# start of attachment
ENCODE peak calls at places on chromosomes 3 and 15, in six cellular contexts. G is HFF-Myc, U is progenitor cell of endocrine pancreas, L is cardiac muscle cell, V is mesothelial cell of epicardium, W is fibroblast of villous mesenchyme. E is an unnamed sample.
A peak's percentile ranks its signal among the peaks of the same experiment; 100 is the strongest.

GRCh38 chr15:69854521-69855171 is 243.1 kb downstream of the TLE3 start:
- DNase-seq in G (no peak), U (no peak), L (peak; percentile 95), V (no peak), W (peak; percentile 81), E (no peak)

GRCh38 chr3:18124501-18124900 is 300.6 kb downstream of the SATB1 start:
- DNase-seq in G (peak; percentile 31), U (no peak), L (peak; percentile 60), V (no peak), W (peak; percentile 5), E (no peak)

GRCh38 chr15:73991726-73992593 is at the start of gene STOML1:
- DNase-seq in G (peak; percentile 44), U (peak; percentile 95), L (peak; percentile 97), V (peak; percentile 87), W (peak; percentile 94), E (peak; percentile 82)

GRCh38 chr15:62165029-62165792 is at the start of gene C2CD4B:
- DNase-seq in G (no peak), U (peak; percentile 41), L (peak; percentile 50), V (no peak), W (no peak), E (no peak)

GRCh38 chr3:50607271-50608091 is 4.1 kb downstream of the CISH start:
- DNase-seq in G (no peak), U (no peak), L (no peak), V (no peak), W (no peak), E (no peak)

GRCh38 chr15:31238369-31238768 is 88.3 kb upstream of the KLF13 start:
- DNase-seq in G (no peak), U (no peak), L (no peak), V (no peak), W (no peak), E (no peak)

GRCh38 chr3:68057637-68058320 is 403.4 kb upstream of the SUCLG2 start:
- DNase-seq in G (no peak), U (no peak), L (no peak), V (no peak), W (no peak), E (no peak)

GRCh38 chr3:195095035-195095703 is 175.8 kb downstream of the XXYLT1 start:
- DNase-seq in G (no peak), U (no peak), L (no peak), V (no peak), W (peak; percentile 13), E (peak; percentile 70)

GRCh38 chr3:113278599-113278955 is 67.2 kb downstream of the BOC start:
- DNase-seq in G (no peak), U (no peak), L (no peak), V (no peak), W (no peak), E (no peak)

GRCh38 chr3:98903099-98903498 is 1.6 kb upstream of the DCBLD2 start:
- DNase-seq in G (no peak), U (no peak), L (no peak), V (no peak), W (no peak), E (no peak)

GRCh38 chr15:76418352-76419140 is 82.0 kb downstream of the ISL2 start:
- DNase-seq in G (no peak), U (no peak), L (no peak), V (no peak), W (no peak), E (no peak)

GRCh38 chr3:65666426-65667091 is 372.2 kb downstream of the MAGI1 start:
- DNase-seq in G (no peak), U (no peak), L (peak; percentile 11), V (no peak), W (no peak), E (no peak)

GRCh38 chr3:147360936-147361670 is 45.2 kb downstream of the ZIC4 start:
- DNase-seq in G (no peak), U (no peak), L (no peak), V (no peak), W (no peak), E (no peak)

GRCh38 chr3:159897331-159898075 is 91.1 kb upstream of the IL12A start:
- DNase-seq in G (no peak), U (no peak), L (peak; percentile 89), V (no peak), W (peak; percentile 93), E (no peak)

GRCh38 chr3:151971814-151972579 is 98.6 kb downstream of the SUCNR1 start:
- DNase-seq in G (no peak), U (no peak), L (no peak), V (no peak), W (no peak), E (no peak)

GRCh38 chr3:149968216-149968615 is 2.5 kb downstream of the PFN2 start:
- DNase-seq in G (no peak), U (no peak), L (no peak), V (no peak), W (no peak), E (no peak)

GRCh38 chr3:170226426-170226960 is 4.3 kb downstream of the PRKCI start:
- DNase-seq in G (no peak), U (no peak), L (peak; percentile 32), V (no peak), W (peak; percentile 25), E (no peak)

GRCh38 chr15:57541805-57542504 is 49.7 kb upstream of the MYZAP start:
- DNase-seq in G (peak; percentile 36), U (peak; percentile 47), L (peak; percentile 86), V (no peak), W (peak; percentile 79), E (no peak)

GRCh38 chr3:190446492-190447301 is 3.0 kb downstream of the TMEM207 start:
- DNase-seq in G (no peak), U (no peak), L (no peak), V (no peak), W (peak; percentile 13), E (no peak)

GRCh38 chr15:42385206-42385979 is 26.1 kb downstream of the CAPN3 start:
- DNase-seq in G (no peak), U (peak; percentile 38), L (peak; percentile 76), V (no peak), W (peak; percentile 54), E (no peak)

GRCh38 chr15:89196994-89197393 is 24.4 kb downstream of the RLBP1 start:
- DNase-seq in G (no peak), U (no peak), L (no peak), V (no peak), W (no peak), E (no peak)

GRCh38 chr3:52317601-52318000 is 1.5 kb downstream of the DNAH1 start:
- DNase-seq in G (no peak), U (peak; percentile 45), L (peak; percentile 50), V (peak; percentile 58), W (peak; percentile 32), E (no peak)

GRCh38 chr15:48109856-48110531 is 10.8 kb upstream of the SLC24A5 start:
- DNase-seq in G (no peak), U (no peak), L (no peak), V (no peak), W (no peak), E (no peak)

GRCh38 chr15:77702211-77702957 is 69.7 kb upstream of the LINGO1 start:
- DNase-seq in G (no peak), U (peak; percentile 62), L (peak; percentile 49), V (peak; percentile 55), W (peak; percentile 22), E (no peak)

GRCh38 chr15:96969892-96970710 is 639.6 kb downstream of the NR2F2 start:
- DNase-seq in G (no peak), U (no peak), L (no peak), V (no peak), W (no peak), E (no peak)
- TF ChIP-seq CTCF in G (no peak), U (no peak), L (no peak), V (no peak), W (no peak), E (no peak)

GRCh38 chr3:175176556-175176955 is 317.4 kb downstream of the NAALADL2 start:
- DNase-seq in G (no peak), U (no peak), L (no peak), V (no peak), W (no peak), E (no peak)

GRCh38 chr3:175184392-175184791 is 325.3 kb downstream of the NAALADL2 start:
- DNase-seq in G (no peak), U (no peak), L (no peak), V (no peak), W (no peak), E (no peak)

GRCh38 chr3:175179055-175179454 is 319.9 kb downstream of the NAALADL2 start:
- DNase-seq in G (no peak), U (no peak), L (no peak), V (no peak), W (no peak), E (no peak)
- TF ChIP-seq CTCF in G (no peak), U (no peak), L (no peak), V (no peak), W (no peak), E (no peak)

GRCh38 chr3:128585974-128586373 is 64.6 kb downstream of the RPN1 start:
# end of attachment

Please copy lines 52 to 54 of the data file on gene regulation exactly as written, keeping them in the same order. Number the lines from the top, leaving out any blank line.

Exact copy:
- DNase-seq in G (no peak), U (no peak), L (no peak), V (no peak), W (no peak), E (no peak)
- TF ChIP-seq CTCF in G (no peak), U (no peak), L (no peak), V (no peak), W (no peak), E (no peak)

GRCh38 chr3:175176556-175176955 is 317.4 kb downstream of the NAALADL2 start: